HEllo

2016 / 13 décembre

Modbus with C#: libraries, code, utilities and examples


In this post you will find how to use nModbus with C# and how to create a simulation enviroment to test your program with Modbus.
Other useful resources that you can find in this post are:

  • using a Modbus simulator
  • Creating virtual Com ports
  • Using sniffer tools to debug the transmission
  • A Modbus TCP Client in C# with another library

Getting NModbus

The C# library I use the most when I need Modbus communication between pc and plcs or other components is nModbus.
nModbus manages both Modbus TCP and RTU protocols, it’s well tested and sources are available.
The new NModbus4 library on GitHub, but to compile it you need Visual Studio 2015, due to some C# 6 features used.
You can also download from NuGet by searching for NModbus4.
NModbus4

The old library on google code has bugs (check comments for more informations), please consider using either the new NModbus4 library, or you can download the old code from this repository: https://github.com/mesta1/nmodbus.
The old library of nModbus is http://code.google.com/p/nmodbus/and here you can get the latest sources.

Once you extract the sources you can open the solution file, located in the src folder.

Sample code

NModbus contains many samples included in the source code. Once you open it, you can go to MySample project that contains many examples on how to read and write using different devices. You can check a how-to video here: http://www.mesta-automation.com/modbus-with-c-an-how-to-video/

The two examples that I use the most are Modbus TCP and RTU, and an example of the code to use the library is this:

Modbus TCP

1
2
3
4
5
6
7
8
9
10
11
12
13
14
15
16
17
18
19
20
/*
 *  Reading
 */
TcpClient client = new TcpClient("127.0.0.1", 502);
ModbusIpMaster master = ModbusIpMaster.CreateIp(client);
// read five input values
ushort startAddress = 100;
ushort numInputs = 5;
bool[] inputs = master.ReadInputs(startAddress, numInputs);
for (int i = 0; i < numInputs; i++)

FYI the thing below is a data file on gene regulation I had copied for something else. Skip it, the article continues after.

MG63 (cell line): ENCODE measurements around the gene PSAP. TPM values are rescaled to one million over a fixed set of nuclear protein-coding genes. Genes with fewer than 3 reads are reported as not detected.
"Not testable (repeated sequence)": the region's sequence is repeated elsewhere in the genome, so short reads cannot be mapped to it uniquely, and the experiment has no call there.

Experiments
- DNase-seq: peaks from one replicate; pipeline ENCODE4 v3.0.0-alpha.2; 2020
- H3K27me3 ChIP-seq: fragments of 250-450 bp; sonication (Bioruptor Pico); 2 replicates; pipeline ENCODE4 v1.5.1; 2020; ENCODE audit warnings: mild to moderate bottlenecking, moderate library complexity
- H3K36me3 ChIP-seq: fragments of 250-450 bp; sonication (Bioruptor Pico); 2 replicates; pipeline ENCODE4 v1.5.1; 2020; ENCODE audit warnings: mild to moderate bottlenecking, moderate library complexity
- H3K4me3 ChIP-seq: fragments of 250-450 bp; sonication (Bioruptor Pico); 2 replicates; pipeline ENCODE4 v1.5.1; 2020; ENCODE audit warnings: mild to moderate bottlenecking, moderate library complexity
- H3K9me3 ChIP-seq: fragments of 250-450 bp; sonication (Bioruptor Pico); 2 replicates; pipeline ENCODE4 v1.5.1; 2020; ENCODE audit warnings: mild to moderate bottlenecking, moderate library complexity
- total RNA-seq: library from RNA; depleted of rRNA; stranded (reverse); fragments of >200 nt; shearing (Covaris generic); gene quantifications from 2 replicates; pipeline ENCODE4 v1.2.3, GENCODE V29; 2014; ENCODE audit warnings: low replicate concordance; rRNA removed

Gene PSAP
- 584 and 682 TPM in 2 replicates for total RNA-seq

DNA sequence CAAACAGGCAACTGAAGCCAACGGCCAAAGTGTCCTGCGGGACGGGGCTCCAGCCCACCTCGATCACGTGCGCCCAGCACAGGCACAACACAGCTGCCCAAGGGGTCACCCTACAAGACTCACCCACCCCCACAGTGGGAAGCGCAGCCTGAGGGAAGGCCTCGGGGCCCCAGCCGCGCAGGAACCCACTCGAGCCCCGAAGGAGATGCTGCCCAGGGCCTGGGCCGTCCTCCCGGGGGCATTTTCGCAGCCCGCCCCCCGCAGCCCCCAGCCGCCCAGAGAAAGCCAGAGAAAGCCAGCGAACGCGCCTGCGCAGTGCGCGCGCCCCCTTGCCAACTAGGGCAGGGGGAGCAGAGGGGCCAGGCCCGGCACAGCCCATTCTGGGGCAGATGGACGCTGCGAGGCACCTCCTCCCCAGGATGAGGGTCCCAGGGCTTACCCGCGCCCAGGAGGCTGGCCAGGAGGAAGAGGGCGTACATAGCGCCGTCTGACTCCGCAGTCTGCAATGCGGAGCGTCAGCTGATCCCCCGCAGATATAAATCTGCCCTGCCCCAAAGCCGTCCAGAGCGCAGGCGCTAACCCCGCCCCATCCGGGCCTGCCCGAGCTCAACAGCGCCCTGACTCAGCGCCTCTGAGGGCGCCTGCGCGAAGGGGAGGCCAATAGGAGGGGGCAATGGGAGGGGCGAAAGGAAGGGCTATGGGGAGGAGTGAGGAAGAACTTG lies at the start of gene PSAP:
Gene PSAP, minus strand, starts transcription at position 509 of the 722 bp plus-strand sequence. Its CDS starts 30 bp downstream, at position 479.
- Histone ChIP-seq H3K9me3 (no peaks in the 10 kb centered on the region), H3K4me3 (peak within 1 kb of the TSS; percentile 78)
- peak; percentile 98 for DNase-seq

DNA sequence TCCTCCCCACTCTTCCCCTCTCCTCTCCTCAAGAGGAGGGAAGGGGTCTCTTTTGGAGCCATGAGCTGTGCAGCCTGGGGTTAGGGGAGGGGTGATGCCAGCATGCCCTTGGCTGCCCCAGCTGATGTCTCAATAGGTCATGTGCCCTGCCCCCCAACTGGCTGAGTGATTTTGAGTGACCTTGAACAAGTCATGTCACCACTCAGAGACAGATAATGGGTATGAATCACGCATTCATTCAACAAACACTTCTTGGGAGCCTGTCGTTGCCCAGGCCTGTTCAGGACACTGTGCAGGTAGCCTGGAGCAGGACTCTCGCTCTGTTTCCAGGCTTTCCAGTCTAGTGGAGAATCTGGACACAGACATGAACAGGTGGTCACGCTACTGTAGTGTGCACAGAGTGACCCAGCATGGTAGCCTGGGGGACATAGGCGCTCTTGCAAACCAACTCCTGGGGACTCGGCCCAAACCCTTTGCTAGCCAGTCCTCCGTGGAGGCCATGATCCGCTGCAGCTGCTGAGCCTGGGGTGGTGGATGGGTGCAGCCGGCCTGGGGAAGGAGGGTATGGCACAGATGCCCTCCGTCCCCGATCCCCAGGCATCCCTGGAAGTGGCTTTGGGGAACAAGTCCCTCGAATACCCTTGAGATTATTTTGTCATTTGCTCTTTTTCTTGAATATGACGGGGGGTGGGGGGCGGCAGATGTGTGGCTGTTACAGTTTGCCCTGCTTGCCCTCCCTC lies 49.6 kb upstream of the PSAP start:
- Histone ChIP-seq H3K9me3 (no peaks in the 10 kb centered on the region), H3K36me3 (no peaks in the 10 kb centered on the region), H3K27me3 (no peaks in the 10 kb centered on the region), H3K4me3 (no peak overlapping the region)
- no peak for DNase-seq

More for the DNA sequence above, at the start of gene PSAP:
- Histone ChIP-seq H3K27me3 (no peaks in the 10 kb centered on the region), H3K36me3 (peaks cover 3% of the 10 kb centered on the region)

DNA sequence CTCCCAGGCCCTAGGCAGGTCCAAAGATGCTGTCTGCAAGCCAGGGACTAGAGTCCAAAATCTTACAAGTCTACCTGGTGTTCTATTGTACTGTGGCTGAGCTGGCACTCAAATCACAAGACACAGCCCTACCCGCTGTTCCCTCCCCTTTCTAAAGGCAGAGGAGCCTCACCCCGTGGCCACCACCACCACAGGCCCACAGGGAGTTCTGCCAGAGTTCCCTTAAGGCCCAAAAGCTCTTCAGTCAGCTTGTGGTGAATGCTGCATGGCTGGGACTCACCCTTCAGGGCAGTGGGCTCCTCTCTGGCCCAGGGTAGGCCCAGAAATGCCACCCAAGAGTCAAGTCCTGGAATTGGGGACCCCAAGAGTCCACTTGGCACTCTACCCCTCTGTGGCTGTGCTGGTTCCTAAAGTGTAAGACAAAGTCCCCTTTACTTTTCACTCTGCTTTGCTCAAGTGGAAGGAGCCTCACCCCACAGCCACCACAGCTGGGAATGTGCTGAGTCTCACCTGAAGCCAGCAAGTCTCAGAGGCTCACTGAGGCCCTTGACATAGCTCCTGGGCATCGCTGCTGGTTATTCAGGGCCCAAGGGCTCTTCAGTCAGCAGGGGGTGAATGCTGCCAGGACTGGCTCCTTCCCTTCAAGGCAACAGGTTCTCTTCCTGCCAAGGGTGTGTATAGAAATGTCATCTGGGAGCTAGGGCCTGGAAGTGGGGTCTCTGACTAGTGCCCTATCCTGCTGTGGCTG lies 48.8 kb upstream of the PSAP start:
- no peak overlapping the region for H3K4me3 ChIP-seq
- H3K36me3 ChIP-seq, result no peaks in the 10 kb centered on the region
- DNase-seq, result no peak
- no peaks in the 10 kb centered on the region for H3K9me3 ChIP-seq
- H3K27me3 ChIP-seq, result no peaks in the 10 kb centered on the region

Console.WriteLine("Input {0}={1}", startAddress + i, inputs[i] ? 1 : 0);
/*
 *  Writing
 */
ushort startAddress = 1;
// write three coils
master.WriteMultipleCoils(startAddress, new bool[] { true, false, true });

Modbus RTU

1
2
3
4
5
6
7
8
9
10
11
12
13
14
15
16
17
18
19
20
21
22
23
24
25
26
27
SerialPort port = new SerialPort("COM1");
// configure serial port
port.BaudRate = 9600;
port.DataBits = 8;
port.Parity = Parity.None;
port.StopBits = StopBits.One;
port.Open();
// create modbus master
IModbusSerialMaster master = ModbusSerialMaster.CreateRtu(port);
byte slaveId = 1;
ushort startAddress = 1;
ushort numRegisters = 5;
// read five registers
ushort[] registers = master.ReadHoldingRegisters(slaveId, startAddress, numRegisters);
for (int i = 0; i < numRegisters; i++)
    Console.WriteLine("Register {0}={1}", startAddress + i, registers[i]);
byte slaveId = 1;
ushort startAddress = 1;
// write three coils
master.WriteMultipleCoils(slaveId, startAddress, new bool[] { true, false, true });

Depending on the registers that you are going to read and write you have different methods, that will call different functions of the protocol, and that will return the results in 2 formats: ushort or bool (if you are reading multiple registers you will get array of ushorts and bools).

ITDONOTWORK

NModbus is supported by thousands of users, and you can find help on the NModbus google Group.

Testing your program with a simulation:

The most common Modbus simulator is located at http://www.plcsimulator.org/

This simulator provides both Modbus TCP and RTU protocols, and shows the content of the registers in the main windows so you can analyze the behaviour of your program directly in the tables of the simulator.

Creating Virtual COM Ports to test Modbus RTU:

While it’s easy to use TCP to analyze the Modbus TCP on the host (just create a socket with a 127.0.0.1 ip), testing Modbus RTU or ASCII may require some hardware, like a null-modem cable and 2 COM Ports.
To avoid this you can download a null modem emulator called Com0Com (open source, located athttp://sourceforge.net/projects/com0com/) to create a pair of virtual com ports which you can use to connect your simulator and software.

Sniffer tools available for free:

If you need to analyze the traffic between two devices to see what’s going on with your communication, there are two useful tools:
Wireshark is used to sniff ethernet packets and to decode the protocol. This tool can decode Modbus TCP protocol quite well and it’s also useful to debug the transmission.
Free Serial Port Monitor is a serial port sniffer that can analyze the transmission between 2 COM Ports.

Other Modbus TCP libraries:

While NModbus is the best choice, another Modbus TCP library is available at http://www.codeproject.com/Articles/16260/Modbus-TCP-class

This library provides a client with some interesting features and it’s also useful for debugging the devices.

How-to video on NModbus

You can get the software configuration in the article.

No comments so far.

LEAVE YOUR COMMENT